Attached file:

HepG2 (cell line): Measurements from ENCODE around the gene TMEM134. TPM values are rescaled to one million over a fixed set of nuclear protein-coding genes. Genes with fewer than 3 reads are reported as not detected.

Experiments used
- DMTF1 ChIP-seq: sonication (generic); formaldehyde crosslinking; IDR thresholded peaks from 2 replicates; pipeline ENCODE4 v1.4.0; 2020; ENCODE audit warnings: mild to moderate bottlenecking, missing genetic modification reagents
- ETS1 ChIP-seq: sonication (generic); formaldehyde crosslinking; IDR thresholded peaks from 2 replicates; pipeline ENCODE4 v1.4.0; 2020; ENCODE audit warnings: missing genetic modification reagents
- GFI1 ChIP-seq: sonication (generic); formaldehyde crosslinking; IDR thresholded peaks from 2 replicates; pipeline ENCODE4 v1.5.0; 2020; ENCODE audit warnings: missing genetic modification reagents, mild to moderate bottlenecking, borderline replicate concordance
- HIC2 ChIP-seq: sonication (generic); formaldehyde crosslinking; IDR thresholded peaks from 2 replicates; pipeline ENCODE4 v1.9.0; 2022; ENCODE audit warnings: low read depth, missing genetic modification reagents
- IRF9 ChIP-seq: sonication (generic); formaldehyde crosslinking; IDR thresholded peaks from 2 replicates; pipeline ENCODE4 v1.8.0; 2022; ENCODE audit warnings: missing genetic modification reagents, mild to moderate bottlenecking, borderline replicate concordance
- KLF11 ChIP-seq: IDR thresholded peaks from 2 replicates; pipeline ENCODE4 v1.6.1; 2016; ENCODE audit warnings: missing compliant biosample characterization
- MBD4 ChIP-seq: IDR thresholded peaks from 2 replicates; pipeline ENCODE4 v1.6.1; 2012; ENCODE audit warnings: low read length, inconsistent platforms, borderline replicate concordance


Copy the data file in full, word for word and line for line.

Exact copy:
HepG2 (cell line): Measurements from ENCODE around the gene TMEM134. TPM values are rescaled to one million over a fixed set of nuclear protein-coding genes. Genes with fewer than 3 reads are reported as not detected.

Experiments used
- DMTF1 ChIP-seq: sonication (generic); formaldehyde crosslinking; IDR thresholded peaks from 2 replicates; pipeline ENCODE4 v1.4.0; 2020; ENCODE audit warnings: mild to moderate bottlenecking, missing genetic modification reagents
- ETS1 ChIP-seq: sonication (generic); formaldehyde crosslinking; IDR thresholded peaks from 2 replicates; pipeline ENCODE4 v1.4.0; 2020; ENCODE audit warnings: missing genetic modification reagents
- GFI1 ChIP-seq: sonication (generic); formaldehyde crosslinking; IDR thresholded peaks from 2 replicates; pipeline ENCODE4 v1.5.0; 2020; ENCODE audit warnings: missing genetic modification reagents, mild to moderate bottlenecking, borderline replicate concordance
- HIC2 ChIP-seq: sonication (generic); formaldehyde crosslinking; IDR thresholded peaks from 2 replicates; pipeline ENCODE4 v1.9.0; 2022; ENCODE audit warnings: low read depth, missing genetic modification reagents
- IRF9 ChIP-seq: sonication (generic); formaldehyde crosslinking; IDR thresholded peaks from 2 replicates; pipeline ENCODE4 v1.8.0; 2022; ENCODE audit warnings: missing genetic modification reagents, mild to moderate bottlenecking, borderline replicate concordance
- KLF11 ChIP-seq: IDR thresholded peaks from 2 replicates; pipeline ENCODE4 v1.6.1; 2016; ENCODE audit warnings: missing compliant biosample characterization
- MBD4 ChIP-seq: IDR thresholded peaks from 2 replicates; pipeline ENCODE4 v1.6.1; 2012; ENCODE audit warnings: low read length, inconsistent platforms, borderline replicate concordance